Since this was a temp install just slapped an old rabbit ears on the antenna i/p, with a little adjustment was able to get a digital pic (xmitter is only a dozen or so miles away). Analog pictures were terrible, this is rabbit ears in the basement next to a PC, to be expected. Yet when the digital locked the pic was excellent.


Still think this card is overpriced and the software immature, but I'm slapping a spare SVGA monitor on the HD output and will have my first digital HDTV, small screen and all, for a $320 investment. Tune in tomorrow as I swap the video cards and put the HiDTV into the HTPC it belongs in.
 

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I bought both the MyHD and Fusion I card for a system I was building for a customer. In a P4 2.53Ghz system with a Radeon 9700, I prefer the Fusion card. It isn't as convenient as the myHD card for software features or stability (and the tuner is slightly better in the myHD card). But scaling with the Radeon card as opposed to a hardware solution is NOT a subtle difference. It's a HUGE advantage for the fusion in my books. Absolutely gorgeous picture... the myHD pales in comparison...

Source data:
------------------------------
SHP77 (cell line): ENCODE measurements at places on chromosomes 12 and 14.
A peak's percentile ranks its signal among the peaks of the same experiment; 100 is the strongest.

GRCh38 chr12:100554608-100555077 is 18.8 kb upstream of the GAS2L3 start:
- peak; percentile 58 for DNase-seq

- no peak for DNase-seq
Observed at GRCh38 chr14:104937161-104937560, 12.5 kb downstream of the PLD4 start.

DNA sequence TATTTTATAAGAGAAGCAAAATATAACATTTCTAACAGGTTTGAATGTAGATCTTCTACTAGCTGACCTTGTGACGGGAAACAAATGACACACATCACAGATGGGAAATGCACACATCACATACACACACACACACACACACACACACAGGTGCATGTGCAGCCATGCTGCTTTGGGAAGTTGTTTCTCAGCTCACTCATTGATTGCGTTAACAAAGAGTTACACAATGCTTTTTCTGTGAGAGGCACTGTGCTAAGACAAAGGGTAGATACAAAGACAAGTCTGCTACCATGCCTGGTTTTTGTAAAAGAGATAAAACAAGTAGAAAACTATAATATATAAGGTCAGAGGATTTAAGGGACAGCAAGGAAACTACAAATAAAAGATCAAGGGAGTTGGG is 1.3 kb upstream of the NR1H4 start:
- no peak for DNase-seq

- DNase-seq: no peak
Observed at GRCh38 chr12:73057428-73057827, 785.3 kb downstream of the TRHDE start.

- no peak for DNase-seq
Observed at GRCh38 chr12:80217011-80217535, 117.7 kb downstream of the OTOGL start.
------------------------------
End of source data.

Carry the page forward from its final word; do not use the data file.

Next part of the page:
this is just my totally subjective opinion, but if you have enough processing power and can put up with the lack of features in the software, the Fusion II with dual RF inputs would be the solution I recommend most....